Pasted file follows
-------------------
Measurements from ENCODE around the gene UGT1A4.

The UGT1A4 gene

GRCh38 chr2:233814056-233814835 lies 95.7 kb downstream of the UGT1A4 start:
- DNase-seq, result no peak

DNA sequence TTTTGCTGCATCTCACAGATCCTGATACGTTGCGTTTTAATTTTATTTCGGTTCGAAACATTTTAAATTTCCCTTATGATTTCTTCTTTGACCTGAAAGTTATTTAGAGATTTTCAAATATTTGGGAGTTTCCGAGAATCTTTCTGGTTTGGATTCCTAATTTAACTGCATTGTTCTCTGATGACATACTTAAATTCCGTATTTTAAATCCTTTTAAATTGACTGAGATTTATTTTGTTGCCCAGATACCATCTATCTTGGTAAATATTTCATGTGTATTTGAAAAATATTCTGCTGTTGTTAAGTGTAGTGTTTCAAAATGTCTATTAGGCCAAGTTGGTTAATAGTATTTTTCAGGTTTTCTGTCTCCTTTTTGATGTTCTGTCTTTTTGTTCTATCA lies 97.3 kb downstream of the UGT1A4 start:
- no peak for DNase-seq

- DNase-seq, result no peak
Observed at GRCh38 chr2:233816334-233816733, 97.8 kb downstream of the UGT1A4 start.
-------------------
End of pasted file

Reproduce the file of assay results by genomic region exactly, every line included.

Measurements from ENCODE around the gene UGT1A4.

The UGT1A4 gene

GRCh38 chr2:233814056-233814835 lies 95.7 kb downstream of the UGT1A4 start:
- DNase-seq, result no peak

DNA sequence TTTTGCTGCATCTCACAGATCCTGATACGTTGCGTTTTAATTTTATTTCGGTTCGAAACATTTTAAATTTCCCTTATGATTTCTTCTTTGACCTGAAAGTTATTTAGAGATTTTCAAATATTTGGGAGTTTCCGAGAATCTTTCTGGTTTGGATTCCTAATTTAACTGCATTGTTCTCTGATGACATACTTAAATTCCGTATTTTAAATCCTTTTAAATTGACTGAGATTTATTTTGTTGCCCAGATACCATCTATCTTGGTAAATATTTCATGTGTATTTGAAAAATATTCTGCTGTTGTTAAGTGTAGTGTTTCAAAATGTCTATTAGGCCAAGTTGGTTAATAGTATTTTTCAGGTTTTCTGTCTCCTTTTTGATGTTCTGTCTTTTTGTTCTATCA lies 97.3 kb downstream of the UGT1A4 start:
- no peak for DNase-seq

- DNase-seq, result no peak
Observed at GRCh38 chr2:233816334-233816733, 97.8 kb downstream of the UGT1A4 start.